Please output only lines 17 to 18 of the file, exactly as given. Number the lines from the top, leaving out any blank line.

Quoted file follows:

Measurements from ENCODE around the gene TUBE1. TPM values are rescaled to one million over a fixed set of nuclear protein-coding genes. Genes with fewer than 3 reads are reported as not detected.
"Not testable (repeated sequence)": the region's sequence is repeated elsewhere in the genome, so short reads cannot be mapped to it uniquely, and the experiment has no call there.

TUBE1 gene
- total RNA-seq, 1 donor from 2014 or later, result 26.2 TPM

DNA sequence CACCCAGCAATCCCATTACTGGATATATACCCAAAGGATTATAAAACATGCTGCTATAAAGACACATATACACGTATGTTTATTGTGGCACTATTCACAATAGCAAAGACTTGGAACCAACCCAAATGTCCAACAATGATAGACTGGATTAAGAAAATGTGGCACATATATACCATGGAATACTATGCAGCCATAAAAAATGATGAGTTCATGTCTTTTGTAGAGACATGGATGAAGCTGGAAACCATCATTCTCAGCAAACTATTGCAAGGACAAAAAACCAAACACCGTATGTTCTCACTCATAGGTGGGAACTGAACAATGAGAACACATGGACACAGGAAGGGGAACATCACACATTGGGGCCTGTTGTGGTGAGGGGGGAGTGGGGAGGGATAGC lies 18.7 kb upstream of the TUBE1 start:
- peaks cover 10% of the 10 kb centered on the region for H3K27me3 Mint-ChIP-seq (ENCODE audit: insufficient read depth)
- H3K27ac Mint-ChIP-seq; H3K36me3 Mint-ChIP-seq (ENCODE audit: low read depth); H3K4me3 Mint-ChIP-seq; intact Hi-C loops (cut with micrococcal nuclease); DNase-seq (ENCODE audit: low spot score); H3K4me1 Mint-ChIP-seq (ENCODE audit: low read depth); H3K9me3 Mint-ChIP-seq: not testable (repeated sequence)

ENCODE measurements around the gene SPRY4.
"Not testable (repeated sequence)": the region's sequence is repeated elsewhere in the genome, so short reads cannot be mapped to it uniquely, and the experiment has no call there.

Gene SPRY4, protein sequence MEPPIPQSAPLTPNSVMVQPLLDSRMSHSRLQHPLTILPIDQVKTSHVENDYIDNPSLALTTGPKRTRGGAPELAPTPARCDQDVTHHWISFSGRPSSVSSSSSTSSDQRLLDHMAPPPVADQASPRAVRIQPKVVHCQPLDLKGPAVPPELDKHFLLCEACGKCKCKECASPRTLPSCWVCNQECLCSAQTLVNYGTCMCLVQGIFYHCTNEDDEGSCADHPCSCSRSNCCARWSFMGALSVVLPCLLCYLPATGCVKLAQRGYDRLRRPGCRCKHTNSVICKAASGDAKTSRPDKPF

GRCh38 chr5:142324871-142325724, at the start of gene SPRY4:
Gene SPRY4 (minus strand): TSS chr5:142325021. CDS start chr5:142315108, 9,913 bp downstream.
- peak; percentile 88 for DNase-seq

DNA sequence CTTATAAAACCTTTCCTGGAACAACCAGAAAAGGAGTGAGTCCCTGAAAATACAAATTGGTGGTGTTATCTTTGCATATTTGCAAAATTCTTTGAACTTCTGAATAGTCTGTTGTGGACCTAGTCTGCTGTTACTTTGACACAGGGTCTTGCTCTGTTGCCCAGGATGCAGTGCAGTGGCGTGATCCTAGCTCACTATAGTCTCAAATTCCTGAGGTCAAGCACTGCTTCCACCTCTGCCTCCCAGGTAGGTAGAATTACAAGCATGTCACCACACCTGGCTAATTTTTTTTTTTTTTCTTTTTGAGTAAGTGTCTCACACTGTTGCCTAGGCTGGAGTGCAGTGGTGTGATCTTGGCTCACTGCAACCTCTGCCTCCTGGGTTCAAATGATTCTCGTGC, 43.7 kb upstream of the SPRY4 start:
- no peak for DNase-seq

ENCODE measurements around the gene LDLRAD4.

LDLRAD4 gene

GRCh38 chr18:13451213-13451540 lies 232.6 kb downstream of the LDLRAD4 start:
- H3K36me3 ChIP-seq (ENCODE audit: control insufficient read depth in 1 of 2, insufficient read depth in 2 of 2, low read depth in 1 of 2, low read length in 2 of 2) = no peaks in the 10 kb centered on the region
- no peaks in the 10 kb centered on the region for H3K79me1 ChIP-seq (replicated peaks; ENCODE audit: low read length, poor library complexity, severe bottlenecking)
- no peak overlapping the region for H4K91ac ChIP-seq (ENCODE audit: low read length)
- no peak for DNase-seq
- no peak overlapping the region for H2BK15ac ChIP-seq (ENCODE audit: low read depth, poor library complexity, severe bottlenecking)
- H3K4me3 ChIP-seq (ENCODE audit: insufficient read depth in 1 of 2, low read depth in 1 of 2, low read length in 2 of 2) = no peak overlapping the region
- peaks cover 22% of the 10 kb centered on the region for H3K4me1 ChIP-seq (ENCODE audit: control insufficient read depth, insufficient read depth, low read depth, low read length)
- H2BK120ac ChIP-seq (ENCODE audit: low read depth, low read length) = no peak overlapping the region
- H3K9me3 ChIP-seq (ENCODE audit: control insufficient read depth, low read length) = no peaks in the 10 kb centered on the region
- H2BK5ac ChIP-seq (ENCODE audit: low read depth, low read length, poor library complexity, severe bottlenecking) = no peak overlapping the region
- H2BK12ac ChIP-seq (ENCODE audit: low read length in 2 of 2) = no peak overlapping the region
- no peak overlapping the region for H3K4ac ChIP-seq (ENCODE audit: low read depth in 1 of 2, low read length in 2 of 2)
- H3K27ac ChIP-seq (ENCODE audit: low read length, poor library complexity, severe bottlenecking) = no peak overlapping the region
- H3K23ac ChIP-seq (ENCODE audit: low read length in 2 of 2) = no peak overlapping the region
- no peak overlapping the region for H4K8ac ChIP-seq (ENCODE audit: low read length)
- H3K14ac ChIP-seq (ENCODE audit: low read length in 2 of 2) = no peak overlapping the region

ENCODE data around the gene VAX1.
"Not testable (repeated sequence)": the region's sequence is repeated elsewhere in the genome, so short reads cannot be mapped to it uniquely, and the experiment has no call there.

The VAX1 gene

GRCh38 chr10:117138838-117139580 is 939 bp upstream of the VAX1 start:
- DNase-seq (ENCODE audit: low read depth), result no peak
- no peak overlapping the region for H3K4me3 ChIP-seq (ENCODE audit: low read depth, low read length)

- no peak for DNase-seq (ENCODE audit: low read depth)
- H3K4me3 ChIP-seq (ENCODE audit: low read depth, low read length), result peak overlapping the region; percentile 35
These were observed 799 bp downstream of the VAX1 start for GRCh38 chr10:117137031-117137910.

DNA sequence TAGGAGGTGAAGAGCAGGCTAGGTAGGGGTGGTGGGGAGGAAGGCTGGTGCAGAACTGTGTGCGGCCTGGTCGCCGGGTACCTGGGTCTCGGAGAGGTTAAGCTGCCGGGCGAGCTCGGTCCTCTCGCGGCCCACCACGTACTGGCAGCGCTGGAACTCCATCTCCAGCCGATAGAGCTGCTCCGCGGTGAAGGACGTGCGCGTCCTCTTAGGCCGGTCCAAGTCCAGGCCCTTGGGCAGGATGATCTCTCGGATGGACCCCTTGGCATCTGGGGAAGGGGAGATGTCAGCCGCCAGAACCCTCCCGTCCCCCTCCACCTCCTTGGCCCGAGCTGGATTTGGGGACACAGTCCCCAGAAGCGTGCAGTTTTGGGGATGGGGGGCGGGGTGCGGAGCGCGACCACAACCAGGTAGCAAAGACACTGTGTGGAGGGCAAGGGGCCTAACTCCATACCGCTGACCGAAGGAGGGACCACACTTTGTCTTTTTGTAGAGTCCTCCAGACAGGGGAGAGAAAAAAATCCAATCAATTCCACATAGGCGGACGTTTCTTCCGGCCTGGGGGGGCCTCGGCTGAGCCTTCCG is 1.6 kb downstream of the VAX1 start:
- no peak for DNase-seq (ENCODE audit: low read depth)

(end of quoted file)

LDLRAD4 gene

GRCh38 chr18:13451213-13451540 lies 232.6 kb downstream of the LDLRAD4 start: